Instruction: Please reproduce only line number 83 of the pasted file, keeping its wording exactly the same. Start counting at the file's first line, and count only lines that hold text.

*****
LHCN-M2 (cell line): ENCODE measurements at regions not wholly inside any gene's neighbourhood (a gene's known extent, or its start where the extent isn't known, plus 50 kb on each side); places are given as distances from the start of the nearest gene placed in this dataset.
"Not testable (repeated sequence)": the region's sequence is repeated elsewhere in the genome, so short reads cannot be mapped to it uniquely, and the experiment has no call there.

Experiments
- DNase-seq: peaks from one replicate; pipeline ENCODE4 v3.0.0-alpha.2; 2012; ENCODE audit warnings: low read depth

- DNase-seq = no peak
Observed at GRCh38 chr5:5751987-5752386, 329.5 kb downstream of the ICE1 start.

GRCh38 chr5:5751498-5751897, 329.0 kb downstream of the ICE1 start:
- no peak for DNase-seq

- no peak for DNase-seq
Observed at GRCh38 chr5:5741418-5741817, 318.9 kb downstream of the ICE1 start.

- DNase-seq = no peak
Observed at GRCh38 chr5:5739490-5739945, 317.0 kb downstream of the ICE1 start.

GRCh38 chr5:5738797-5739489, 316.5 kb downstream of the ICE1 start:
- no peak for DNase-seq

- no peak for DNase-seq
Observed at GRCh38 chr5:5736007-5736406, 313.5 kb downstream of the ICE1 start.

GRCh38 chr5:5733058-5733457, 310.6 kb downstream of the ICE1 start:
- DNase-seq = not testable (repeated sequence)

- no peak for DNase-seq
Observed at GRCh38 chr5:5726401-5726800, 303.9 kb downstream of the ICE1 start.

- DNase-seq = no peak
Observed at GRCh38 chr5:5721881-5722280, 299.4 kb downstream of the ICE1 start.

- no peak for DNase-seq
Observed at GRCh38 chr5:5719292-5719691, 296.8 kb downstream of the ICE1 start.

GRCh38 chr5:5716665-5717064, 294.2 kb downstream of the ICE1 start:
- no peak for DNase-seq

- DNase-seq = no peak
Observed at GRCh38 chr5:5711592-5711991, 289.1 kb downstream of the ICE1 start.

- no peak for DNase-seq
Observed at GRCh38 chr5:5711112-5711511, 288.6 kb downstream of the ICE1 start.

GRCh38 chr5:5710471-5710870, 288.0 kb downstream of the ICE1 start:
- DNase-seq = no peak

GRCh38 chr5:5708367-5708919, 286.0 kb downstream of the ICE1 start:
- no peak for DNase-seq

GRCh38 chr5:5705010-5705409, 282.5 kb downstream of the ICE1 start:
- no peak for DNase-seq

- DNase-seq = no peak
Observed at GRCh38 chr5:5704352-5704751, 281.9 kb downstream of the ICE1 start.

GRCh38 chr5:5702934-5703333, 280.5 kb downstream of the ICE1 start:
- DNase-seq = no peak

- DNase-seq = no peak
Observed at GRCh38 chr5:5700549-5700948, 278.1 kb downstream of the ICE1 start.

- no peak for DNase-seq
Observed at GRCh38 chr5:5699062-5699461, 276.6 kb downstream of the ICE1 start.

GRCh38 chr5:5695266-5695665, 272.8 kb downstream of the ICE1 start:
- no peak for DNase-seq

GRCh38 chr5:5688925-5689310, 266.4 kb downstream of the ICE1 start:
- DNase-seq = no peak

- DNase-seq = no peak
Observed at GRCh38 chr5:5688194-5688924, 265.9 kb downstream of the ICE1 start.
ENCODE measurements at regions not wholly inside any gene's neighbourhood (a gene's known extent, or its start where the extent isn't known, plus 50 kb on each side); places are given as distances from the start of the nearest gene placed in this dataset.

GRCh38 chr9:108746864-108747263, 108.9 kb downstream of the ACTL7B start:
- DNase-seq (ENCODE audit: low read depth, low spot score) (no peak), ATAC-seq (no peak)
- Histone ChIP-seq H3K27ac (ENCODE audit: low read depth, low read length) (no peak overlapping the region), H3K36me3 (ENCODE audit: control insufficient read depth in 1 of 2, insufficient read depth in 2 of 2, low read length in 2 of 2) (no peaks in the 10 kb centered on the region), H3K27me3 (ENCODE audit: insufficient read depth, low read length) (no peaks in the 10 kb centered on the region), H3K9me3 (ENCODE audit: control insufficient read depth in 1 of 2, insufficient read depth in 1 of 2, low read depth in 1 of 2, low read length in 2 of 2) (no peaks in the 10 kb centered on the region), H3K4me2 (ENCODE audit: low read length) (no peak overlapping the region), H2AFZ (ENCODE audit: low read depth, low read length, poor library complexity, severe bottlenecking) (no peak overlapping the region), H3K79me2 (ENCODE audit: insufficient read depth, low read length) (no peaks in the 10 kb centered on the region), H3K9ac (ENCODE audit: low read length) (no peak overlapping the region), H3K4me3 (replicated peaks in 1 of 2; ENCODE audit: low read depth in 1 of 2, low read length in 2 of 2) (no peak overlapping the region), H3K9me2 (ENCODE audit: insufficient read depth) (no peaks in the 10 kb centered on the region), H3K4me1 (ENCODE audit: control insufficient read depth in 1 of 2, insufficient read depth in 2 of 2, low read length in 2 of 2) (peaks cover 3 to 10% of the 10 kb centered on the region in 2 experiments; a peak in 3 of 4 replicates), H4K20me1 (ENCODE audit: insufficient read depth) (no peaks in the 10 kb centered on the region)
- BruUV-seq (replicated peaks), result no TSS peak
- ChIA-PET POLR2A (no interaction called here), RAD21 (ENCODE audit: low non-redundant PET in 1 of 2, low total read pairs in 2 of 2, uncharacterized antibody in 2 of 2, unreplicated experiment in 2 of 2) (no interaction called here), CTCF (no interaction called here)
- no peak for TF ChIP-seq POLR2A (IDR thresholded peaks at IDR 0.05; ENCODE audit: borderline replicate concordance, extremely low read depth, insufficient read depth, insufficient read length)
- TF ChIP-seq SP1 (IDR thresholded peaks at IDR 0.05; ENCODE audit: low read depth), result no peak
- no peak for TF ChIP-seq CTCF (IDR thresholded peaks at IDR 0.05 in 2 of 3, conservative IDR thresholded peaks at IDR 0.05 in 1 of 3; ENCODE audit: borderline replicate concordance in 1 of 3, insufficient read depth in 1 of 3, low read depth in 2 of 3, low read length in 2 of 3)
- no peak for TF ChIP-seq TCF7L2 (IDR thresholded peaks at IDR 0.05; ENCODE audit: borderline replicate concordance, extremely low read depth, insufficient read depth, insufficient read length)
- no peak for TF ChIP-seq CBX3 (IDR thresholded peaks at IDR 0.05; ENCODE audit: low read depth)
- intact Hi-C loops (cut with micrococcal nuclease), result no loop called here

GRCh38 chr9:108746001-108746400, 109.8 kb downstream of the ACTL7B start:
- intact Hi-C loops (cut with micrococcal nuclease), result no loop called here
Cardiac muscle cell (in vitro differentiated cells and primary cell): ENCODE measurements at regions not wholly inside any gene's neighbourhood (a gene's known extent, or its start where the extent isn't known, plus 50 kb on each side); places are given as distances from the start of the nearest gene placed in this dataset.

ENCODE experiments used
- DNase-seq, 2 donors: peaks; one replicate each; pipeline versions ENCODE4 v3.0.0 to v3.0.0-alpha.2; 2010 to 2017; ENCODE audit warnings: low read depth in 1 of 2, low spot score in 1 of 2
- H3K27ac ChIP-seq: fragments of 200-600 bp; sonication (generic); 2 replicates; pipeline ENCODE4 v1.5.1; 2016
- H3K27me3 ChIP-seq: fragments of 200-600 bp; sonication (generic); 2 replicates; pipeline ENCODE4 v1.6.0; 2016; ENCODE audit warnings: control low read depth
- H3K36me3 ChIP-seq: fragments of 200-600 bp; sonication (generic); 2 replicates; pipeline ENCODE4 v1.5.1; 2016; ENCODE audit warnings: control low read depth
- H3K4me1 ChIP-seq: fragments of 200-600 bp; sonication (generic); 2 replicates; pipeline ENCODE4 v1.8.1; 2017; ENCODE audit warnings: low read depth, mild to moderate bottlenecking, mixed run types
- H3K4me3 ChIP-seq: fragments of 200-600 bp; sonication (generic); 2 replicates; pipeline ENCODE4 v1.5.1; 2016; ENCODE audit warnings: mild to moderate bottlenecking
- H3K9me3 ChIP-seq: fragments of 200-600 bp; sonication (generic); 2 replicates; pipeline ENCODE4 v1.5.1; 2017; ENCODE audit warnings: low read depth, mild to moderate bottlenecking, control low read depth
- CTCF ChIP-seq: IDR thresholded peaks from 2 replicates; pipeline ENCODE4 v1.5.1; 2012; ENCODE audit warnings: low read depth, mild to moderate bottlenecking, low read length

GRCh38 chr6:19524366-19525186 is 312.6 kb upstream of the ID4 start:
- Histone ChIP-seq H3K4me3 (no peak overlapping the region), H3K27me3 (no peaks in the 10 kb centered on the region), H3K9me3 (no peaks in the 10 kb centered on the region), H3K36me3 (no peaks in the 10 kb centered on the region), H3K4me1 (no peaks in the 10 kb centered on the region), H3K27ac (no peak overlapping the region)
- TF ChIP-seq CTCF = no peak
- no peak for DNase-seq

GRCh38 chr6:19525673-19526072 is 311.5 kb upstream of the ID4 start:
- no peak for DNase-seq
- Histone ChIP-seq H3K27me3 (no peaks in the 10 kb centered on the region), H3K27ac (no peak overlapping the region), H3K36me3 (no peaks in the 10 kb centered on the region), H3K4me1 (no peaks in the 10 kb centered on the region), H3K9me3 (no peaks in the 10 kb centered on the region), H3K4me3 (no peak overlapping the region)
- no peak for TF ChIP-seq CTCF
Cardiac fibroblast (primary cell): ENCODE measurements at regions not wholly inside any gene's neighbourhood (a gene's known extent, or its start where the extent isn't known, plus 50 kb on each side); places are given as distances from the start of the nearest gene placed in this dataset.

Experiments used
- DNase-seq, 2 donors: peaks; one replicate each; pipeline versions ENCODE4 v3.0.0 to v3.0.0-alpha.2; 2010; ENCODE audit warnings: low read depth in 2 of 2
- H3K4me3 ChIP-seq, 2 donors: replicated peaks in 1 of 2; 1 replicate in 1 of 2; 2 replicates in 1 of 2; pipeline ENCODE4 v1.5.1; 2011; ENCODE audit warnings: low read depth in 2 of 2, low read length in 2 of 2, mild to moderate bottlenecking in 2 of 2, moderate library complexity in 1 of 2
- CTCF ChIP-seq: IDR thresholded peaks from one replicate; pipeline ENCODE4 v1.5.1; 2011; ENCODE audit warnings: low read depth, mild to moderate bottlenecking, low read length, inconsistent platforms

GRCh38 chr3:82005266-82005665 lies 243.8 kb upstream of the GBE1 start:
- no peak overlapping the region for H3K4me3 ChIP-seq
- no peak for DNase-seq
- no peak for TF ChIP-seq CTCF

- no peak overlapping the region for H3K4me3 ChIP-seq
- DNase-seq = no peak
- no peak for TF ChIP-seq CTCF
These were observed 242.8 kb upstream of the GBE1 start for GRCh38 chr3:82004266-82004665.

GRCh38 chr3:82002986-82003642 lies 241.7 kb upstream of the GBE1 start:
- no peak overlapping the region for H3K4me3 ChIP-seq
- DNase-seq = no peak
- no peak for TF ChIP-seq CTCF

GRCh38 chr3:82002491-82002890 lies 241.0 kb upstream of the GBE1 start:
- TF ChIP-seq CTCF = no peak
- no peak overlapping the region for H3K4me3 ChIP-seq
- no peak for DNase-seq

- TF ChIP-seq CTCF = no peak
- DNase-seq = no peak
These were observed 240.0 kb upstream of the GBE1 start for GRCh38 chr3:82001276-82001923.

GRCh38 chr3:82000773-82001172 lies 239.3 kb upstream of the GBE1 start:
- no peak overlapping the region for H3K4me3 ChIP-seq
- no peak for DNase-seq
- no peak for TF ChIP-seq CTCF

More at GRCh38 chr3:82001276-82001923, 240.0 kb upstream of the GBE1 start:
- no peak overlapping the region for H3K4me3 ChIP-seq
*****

Cardiac fibroblast (primary cell): ENCODE measurements at regions not wholly inside any gene's neighbourhood (a gene's known extent, or its start where the extent isn't known, plus 50 kb on each side); places are given as distances from the start of the nearest gene placed in this dataset.